Monday, September 14, 2009

Art as a practice

I just saw the movie Julie and Julia.  I enjoyed it.  In case you haven't seen it, the premise is that a young writer named Julie Powell is working her way through all the recipes in Julia Child's French cookbook in a year and blogging about it (no, I haven't missed the irony that watching a movie about a blog got me blogging--something I haven't done in a month it seems).

My questions as I left the theater were simply these:
Can weaving be a practice that is done daily like Julie's project?  and what is the value in that?
Is a project like this a good way to learn focus?  Focus seems like a necessary ability for a tapestry weaver or nothing is produced.
How is it that I haven't woven anything since Emergence came off the loom in June?  How does life slip away like that?  We only have this one short and precious life.  To let the days slip by unnoticed is not the way I want to live it.
Tommye Scanlin is weaving a calendar tapestry--one block for every day in 2009.  This idea is perhaps starting to get at my nascent thoughts about focus and having a project that moves you along one day at at a time.  And her calendar tapestry is really interesting!

And there are more thoughts about art as a spiritual practice.  What else can it really be anyway?  Most of us aren't going to make a living off of it, and so I think we have to do it because it is what we love and making art is what helps us see our own soul.

Editor's note (okay, I don't have an editor, it's just me):  I wrote this post on the date you see but am just "finishing" it today... hmmm, lack of focus?  Too much going on?  I have finished a piece since this post.  Yeah!  Ready for another one.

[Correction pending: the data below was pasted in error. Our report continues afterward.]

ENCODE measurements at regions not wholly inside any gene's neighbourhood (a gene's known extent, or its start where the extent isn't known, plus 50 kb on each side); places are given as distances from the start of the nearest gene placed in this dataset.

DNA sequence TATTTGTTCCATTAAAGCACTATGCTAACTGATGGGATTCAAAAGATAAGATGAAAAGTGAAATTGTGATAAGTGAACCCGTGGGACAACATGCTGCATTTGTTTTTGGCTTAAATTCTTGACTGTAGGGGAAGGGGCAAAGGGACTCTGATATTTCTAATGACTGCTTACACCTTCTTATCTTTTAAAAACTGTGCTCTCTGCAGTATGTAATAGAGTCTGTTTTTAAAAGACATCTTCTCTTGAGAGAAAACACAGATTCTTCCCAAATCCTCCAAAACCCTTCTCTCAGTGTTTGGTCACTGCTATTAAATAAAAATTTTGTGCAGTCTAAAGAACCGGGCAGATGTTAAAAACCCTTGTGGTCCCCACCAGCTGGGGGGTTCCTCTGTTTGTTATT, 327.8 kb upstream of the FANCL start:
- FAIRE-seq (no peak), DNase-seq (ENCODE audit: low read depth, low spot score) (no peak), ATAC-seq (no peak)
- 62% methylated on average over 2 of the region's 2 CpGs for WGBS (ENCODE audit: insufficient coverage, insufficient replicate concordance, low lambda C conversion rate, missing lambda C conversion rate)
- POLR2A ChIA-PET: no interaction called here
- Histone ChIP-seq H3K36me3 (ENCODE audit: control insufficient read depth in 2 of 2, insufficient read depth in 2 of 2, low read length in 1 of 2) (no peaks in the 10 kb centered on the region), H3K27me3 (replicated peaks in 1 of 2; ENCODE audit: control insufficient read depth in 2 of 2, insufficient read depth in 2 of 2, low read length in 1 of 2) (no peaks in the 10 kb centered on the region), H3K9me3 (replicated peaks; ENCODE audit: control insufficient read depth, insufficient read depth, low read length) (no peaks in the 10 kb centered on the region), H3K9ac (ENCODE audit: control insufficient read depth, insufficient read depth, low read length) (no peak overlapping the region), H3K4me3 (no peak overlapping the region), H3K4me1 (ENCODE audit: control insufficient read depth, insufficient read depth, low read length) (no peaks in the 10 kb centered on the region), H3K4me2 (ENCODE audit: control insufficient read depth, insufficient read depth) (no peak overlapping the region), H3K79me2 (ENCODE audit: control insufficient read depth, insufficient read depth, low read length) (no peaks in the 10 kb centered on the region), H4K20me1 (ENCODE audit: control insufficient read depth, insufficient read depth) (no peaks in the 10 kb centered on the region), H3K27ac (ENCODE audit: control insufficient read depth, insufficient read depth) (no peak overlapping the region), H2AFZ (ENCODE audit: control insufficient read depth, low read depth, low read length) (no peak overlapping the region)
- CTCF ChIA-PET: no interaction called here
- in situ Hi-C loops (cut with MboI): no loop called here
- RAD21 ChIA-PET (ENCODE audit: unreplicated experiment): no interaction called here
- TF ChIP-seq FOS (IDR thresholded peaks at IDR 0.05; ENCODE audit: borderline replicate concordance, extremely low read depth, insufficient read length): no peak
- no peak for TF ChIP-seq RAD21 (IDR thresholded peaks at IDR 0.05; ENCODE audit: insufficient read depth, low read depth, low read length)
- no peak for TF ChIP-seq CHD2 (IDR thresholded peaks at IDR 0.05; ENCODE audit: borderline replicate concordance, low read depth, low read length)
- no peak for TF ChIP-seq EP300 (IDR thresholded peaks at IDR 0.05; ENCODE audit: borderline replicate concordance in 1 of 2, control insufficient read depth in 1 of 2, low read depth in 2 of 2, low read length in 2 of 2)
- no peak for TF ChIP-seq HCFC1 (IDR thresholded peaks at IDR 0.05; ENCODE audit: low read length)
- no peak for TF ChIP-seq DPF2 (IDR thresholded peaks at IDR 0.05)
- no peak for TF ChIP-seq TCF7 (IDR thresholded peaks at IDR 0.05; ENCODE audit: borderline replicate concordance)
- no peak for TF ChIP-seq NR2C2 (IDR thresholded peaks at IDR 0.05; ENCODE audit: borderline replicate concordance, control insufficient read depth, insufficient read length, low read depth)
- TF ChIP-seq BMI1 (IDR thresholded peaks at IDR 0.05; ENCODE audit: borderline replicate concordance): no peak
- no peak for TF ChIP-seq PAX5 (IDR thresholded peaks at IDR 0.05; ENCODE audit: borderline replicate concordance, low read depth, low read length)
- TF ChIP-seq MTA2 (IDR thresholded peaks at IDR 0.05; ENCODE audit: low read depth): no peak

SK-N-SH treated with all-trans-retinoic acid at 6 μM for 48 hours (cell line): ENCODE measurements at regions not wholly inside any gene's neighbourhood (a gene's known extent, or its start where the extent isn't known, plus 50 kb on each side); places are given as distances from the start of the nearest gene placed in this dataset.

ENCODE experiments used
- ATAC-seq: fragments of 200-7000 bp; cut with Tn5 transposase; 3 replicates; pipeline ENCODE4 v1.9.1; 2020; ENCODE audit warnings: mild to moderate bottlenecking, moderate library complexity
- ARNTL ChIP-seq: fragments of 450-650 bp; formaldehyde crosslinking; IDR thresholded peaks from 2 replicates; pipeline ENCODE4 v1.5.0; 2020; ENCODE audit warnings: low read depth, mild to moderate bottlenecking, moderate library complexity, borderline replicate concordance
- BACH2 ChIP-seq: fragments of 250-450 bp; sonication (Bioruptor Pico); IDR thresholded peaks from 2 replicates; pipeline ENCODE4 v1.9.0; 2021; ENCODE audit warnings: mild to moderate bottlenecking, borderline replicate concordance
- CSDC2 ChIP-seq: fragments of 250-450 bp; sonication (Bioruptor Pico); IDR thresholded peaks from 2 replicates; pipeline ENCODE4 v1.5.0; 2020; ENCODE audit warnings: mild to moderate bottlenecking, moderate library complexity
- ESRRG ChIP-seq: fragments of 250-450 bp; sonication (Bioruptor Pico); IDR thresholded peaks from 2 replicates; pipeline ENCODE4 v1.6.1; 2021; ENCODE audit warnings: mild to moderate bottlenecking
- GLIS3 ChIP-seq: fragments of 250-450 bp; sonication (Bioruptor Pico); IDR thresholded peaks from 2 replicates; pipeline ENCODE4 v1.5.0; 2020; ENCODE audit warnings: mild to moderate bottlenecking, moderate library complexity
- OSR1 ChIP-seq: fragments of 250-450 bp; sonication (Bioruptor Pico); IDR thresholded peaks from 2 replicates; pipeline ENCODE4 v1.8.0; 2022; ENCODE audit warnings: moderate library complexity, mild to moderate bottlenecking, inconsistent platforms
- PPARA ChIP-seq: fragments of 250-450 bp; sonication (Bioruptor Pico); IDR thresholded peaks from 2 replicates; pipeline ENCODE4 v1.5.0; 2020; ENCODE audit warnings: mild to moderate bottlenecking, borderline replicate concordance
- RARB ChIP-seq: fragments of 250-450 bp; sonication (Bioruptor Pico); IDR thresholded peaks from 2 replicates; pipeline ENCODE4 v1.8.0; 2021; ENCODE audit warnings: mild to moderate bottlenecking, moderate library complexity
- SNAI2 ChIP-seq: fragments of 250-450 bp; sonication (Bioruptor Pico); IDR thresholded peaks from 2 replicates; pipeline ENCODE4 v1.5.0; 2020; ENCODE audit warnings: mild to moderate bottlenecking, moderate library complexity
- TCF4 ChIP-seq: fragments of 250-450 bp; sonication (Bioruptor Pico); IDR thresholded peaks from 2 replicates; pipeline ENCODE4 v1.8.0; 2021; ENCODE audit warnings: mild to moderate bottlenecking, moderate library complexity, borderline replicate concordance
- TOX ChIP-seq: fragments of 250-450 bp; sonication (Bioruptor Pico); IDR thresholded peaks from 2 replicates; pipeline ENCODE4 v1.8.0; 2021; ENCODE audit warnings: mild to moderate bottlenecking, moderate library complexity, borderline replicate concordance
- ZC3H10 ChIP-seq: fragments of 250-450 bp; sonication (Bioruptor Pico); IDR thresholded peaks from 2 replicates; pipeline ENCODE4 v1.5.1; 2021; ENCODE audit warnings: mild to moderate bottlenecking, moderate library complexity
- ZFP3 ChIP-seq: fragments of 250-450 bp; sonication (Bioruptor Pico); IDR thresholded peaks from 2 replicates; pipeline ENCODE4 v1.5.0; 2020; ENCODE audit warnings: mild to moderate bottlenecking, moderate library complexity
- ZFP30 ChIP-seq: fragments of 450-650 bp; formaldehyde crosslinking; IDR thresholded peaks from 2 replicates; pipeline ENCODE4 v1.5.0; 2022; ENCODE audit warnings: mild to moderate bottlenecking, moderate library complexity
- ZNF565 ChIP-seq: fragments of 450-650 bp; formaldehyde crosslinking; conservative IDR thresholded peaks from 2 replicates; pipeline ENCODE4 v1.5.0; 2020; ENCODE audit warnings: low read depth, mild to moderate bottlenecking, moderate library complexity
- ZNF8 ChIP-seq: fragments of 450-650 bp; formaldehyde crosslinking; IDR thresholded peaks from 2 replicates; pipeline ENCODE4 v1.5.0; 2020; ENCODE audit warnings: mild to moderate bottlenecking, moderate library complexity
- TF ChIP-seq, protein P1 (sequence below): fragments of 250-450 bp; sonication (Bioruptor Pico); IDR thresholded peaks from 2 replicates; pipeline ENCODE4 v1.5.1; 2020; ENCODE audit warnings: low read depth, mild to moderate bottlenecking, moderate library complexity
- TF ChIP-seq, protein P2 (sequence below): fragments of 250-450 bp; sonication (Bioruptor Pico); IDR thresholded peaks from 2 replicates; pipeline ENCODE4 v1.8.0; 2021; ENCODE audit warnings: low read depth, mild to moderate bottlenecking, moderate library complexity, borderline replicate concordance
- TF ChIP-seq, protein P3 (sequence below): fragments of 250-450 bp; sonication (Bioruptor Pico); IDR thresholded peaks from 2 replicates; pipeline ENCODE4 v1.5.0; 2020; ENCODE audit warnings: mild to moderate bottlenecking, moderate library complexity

1. Rebecca, I actually just saw the movie last night with a friend. (Wasn't Meryl Streep wonderful?) I had a lot of the same thoughts that you had about focus, and about passion.
    I have always seen Art as a Spiritual thing. Like you say, why else do it?

  2. I am looking forward to seeing the movie and this blog entry puts it higher on my list. One of the things I love about weaving is the meditative part of the process. My mind is clearer because of it. I have thought of art as a spiritual practice when the artist approaches it that way. Or vice versa - that art can give a window into the spiritual condition of the artist. I did hear a priest speak at a conference once that he felt art only true when it was spiritual - where one lay themselves open to express what lies deep.


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